Germany had started atomic development two years earlier, and the Manhattan Project team feared that the Germans were ahead of the United States, Novick explained. “Despite success of Allied landings in Western Europe, we thought that at any instant the Germans might come up with a nuclear bomb.”
Concerns about this possibility began with the warning given to President Franklin Roosevelt by Albert Einstein in 1940.
However, opposition to nuclear power was vigorous among a few Manhattan Project scientists. According to Novick, Leo Szilard, the man credited with starting the project, wrote a letter of protest to President Harry Truman; it was given to Secretary of State Jimmy Byrnes, who never delivered it.
James Fronk, a refugee physicist from Germany, prepared a petition that insisted the bomb not be dropped on a city. These isolated examples got virtually no hearing, mainly because, in Novick’s view, the leader of the project, Oppenheimer, recommended the bomb be used on a city.
Their efforts for arms control often took Olum and Novick off campus. For the University Speakers Bureau, they were the two people most in demand to speak about that threat. They especially welcomed chances to speak to audiences of children.
I heard Novick comment to a group of 5th graders at Eugene’s Washington School, “As human beings, we are used to settling our conflicts through war. You as children can educate adults that there are and must be other ways to settle those differences. I feel guilty because I helped establish the bad, bad precedent of being willing to use a terrible weapon we could not control.”
Olum accepted an invitation from national TV talk show host, Phil Donahue, to discuss his views on nuclear armaments before a nationwide audience. “Donahue can make it hard on a guest,” Olum said. “He is rough on you, but treats you fairly.” One thing they discussed was the petition Olum prepared favoring nuclear disarmament, that he circulated at the 40-year reunion of Manhattan Project scientists in 1975.
It called for bilateral nuclear arms reductions and eventual elimination of nuclear weapons. It was signed by 70 scientists, including five Nobel Prize recipients: Hans Bethe, Owen Chamberlain, Richard Feynman, Edwin McMillan and Emilio Segre.
Scientist Edward Teller, refused to sign the petition. “When I gave the petition to Teller, he became infuriated,” Olum recalled. “He pounded the table and screamed that it was actions like mine that caused wars. Olum’s efforts to get Teller on the Donahue show with him were rebuffed. “We probably would have gotten mad at each other in front of the cameras,” he said.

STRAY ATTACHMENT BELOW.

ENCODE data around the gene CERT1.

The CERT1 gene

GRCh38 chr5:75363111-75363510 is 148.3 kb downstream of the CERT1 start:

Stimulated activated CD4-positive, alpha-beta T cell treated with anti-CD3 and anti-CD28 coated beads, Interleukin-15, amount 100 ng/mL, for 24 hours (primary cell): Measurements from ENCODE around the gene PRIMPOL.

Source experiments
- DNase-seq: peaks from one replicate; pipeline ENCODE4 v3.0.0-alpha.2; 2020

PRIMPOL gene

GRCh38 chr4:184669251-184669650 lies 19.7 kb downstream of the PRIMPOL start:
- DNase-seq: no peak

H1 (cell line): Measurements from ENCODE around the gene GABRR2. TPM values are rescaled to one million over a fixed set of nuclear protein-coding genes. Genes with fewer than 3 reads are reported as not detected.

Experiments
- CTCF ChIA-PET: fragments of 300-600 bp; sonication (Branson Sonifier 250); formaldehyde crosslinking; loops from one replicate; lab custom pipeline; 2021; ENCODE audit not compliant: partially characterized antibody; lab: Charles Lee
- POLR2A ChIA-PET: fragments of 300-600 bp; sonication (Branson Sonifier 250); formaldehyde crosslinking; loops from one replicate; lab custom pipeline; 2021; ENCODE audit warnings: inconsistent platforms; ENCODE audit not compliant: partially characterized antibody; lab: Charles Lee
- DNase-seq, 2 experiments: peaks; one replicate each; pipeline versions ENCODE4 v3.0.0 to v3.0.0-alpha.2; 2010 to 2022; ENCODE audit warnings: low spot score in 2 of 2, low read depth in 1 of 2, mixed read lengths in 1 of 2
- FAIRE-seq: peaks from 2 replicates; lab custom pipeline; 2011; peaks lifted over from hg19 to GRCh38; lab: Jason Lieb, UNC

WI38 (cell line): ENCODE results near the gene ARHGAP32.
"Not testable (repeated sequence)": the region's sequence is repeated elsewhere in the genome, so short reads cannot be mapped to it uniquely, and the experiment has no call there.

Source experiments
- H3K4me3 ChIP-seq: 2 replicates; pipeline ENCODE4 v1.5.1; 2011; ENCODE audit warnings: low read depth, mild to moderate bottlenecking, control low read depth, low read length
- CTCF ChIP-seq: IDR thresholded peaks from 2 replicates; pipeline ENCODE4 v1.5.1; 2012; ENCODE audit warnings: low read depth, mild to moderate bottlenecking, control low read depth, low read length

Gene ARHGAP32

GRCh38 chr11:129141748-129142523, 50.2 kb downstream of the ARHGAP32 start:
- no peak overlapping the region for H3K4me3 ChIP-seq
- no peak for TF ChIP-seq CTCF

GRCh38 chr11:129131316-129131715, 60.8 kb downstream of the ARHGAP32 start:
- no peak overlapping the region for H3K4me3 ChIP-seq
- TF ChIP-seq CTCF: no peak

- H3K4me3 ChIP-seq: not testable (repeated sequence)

Olum chose to appear on TV “because we and the Russians each have an arsenal of atomic weapons large enough to destroy the world ten times over. The crucial thing is that we sit down together and negotiate without worrying about who is a little bit ahead or behind, because it hardly matters,” he said.
He commented that both countries were kidding themselves about getting ahead. “The crucial point is to stop this insane arms race and to sit down to do all in our power to get rid of these damned weapons,” he said.
Finding ways to reduce atomic power wherever they could, Novick and his wife were key figures in a successful effort by Eugene activists. Against heavy odds, they halted plans by the Eugene Water and Electric Board to convert to atomic power. They were called troublemakers by those who favored the transition.
Years later, advocates of the nuclear plant thanked Novick for his vision. His views, and those of his wife, about war and peace also were reflected in their outspoken opposition to the war in Vietnam during a time when the US and the USSR challenged each other in the Cold War. For that they took flak from war supporters. At one Arms Control Forum meeting, some students shouted at them, “Go back to Russia, you commies.”
Olum pointed out the irony of public paranoia that accepted the arms race: “Security does not come by building more weapons. Because of the arms race, we become less secure. We don’t seem to want to give up on war as an arbiter of international disputes. What we have to deal with is government that feels the need to preserve the institution of war.”
Novick and Olum deserved a catharsis from the self-imposed guilt they felt about building the bomb. Our challenge is to continue their efforts for a caring legacy they have left us.